[0012]
What are needed are improved methods and systems for performing matched filtering and/or correlating functions, including concurrent and/or parallel correlations.
SUMMARY OF THE INVENTION

[0013]
The present invention is directed to methods and systems for performing matched filtering and/or correlating functions, including concurrent and/or parallel correlations. More particularly, the present invention is directed to a fast correlator transform (FCT) algorithm and methods and systems for implementing same. The invention is uesful for, among other things, correlating an encoded data word (X_{0}X_{M1}) with encoding coefficients (C_{0}C_{M1}), wherein each of (X_{0}X_{M1}) is represented by one or more bits and each coefficient is represented by one or more bits, wherein each coefficient has k possible states, and wherein M is greater than 1.

[0014]
In accordance with the invention, X_{0 }is multiplied by each state (C_{0(0) }through C_{0(k1)}) of the coefficient C_{0}, thereby generating results X_{0}C_{0(0) }through X_{0}C_{0(k1)}. This is repeating for data bits (X_{1}X_{M1}) and corresponding coefficients (C_{1}C_{M1}), respectively. The results are grouped into N groups combinations within each of said N groups are added to one another, thereby generating a first layer of correlation results.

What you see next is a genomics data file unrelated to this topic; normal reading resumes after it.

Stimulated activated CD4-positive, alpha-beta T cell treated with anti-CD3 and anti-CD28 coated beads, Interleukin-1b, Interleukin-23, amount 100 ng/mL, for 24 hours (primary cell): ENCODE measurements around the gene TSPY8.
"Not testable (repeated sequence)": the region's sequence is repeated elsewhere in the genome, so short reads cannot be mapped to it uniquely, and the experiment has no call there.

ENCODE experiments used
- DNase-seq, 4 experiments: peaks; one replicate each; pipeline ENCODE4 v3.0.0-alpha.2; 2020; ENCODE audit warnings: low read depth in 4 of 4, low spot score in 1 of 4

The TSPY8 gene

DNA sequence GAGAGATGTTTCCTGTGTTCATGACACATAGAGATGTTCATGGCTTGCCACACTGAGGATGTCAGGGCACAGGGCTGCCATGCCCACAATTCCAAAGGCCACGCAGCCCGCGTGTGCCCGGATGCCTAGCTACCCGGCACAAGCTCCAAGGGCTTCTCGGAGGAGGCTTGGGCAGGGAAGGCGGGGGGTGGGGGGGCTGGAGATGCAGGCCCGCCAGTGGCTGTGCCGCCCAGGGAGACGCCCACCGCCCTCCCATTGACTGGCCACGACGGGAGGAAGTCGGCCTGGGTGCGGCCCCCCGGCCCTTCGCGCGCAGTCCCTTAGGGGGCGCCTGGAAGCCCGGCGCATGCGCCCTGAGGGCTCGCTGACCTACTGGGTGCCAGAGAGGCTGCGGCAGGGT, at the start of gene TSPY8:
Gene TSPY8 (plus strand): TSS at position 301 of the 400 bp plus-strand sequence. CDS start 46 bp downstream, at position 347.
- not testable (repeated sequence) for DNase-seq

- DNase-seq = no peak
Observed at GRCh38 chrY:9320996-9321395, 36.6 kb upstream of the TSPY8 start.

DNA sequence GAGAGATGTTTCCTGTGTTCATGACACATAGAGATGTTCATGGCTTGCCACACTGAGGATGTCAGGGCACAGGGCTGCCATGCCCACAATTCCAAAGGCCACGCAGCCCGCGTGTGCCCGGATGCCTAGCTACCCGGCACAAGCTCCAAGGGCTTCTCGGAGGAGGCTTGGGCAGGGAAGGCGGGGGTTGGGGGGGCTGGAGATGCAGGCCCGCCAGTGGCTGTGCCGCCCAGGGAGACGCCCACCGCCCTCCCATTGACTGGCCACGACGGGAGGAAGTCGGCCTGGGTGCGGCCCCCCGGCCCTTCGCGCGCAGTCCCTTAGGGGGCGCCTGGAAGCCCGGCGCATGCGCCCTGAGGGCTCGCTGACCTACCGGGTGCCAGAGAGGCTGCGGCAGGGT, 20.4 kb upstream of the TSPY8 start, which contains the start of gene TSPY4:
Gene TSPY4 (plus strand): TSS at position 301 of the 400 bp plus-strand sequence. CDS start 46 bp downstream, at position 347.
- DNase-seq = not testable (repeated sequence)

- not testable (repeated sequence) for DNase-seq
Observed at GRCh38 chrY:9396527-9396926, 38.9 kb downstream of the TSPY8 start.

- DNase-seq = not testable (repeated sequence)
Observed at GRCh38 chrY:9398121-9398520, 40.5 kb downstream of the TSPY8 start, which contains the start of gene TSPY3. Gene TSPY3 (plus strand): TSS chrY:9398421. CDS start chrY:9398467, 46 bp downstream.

[0015]
The first layer of results is grouped and the members of each group are summed with one another to generate a second layer of results. This process is repeated as necessary until a final layer of results is generated. The final layer of results includes a separate correlation output for each possible state of the complete set of coefficients (C_{0}C_{M1}). The results in the final layer are compared with one another to identify a most likely code encoded on said data word.

[0016]
In an embodiment, the summations are pruned to exclude summations that would result in invalid combinations of the encoding coefficients (C_{0}C_{M1)}. In an embodiment, substantially the same hardware is utilized for processing inphase and quadrature phase components of the data word (X_{0}X_{M1}). In an embodiment, the coefficients (C_{0}C_{M1}) represent real numbers. In an alternative embodiment, the coefficients (C_{0}C_{M1}) represent complex numbers. In an embodiment, the coefficients (C_{0}C_{M1}) are represented with a single bit. Alternatively, the coefficients (C_{0}C_{M1}) are represented with multiple bits (e.g., magnitude). In an embodiment, the coefficients (C_{0}C_{M1}) represent a cyclic code keying (“CCK”) code set substantially in accordance with IEEE 802.11 WLAN standard.

[0017]